А как това ми напомни за великолепния разказ на Михаил Булгаков “Пешкир с петел” - това е отделен въпрос...
The bath was very refreshing; but I should have enjoyed the whole
thing much better if they had provided me with something more
suitable to wipe upon than a thin linen sheet.
The Germans hold
very curious notions as to the needs and requirements of a wet man.
I wish they would occasionally wash and bath themselves, and then
they would, perhaps, obtain more practical ideas upon the subject.
I have wiped upon a sheet in cases of emergency, and so I have upon
a pair of socks; but there is no doubt that the proper thing is a
towel. To dry oneself upon a sheet needs special training and
unusual agility. A Nautch Girl or a Dancing Dervish would, no
doubt, get through the performance with credit. They would twirl
the sheet gracefully round their head, draw it lightly across their
back, twist it in waving folds round their legs, wrap themselves for
a moment in its whirling maze, and then lightly skip away from it,
dry and smiling.
But that is not the manner in which the dripping, untaught Briton
attempts to wipe himself upon a sheet. The method he adopts is, to
clutch the sheet with both hands, lean up against the wall, and rub
himself with it. In trying to get the thing round
to the back of
him, he drops half of it into the water, and from that moment the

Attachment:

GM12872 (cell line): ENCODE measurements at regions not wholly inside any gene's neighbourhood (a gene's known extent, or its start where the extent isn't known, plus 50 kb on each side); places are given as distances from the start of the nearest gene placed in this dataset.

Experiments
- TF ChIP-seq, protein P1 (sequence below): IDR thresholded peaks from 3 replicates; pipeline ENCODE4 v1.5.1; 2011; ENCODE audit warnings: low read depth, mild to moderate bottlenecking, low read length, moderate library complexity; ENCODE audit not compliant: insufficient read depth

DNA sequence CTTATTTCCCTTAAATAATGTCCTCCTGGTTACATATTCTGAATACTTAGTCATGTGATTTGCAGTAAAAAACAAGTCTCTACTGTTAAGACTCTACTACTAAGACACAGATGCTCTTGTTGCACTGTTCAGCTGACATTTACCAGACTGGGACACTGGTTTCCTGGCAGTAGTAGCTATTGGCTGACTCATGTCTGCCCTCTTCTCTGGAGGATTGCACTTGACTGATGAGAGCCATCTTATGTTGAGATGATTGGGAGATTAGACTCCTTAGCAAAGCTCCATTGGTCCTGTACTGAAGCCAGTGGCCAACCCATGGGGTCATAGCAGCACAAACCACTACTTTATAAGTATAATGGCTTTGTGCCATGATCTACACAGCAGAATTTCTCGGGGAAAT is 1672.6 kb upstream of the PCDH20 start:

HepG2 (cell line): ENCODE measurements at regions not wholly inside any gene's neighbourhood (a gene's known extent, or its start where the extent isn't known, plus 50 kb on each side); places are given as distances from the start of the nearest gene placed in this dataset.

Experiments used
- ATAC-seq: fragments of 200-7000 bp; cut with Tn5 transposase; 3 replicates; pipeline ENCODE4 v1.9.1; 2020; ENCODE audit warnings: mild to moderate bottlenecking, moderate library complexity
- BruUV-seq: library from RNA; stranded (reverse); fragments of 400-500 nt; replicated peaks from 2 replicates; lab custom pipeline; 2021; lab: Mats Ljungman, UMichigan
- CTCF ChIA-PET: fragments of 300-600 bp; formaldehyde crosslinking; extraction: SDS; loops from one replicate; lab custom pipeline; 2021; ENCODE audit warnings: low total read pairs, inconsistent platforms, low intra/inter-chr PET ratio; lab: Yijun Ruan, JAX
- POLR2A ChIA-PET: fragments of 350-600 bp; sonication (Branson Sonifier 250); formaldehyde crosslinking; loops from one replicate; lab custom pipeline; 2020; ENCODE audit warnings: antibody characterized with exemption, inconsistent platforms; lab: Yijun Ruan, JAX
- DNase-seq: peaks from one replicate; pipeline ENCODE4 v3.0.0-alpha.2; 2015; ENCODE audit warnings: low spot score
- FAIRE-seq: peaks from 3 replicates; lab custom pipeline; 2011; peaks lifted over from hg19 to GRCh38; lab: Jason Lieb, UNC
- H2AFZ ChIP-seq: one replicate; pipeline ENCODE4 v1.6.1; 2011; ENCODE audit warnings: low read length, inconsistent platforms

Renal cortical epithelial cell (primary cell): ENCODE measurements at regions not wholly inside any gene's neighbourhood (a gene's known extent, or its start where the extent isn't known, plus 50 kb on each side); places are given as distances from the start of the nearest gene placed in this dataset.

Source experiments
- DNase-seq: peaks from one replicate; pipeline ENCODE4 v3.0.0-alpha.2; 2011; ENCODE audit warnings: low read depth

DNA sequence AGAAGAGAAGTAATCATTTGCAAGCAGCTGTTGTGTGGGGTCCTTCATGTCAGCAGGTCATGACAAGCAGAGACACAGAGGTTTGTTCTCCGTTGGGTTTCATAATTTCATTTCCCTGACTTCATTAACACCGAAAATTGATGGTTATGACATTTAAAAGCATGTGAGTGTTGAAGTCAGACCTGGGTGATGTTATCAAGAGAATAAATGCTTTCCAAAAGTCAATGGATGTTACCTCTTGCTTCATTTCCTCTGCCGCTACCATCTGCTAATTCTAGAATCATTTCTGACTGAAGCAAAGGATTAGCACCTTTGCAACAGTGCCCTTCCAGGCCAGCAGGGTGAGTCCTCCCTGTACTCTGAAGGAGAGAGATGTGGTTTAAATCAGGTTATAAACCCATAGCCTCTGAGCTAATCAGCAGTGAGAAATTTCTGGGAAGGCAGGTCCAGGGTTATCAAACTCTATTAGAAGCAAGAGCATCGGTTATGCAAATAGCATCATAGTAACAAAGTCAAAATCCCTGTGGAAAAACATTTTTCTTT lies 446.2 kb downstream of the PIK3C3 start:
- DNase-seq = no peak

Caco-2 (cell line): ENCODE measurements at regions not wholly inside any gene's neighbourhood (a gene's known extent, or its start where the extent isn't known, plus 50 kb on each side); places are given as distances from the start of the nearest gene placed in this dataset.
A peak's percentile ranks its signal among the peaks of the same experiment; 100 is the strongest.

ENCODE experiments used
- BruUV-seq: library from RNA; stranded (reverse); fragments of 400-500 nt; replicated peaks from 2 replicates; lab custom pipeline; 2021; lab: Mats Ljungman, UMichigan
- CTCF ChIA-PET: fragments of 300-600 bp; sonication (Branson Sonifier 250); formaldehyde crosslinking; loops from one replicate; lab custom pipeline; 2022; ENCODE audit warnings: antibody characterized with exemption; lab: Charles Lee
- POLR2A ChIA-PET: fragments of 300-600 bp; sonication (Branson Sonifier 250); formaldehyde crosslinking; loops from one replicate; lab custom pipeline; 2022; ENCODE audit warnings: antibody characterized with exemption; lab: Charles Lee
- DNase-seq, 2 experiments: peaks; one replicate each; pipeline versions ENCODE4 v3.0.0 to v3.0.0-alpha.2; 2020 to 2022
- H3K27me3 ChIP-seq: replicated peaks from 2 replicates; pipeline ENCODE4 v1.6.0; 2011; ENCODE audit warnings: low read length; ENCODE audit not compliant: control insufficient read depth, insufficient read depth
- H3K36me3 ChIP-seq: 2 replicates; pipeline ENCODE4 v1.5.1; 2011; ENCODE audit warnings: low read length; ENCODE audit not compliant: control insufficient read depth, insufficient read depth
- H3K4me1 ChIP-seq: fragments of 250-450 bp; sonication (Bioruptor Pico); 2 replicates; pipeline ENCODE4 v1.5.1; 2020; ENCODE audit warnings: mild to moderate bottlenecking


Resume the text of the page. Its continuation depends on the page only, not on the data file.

bathroom is not big enough to enable him to get away for an instant
from that wet half. When he is wiping the front of himself with
dry half, the wet half climbs round behind, and, in a spirit of
offensive familiarity, slaps him on the back. While he is stooping
down rubbing his feet, it throws itself with delirious joy around
his head, and he is black in the face before he can struggle away
from its embrace. When he is least expecting anything of
it flies round and gives him a playful flick upon some particularly
tender part of his body that sends him springing with a yell ten
feet up into the air. The great delight of the sheet, as a whole,
is to trip him up whenever he attempts to move, so as to hear what
he says when he sits down suddenly on the stone floor; and if it can
throw him into the bath again just as he has finished wiping
himself, it feels that life is worth living after all.
Excerpt from “Diary of a Pilgrimage” by Jerome K. Jerome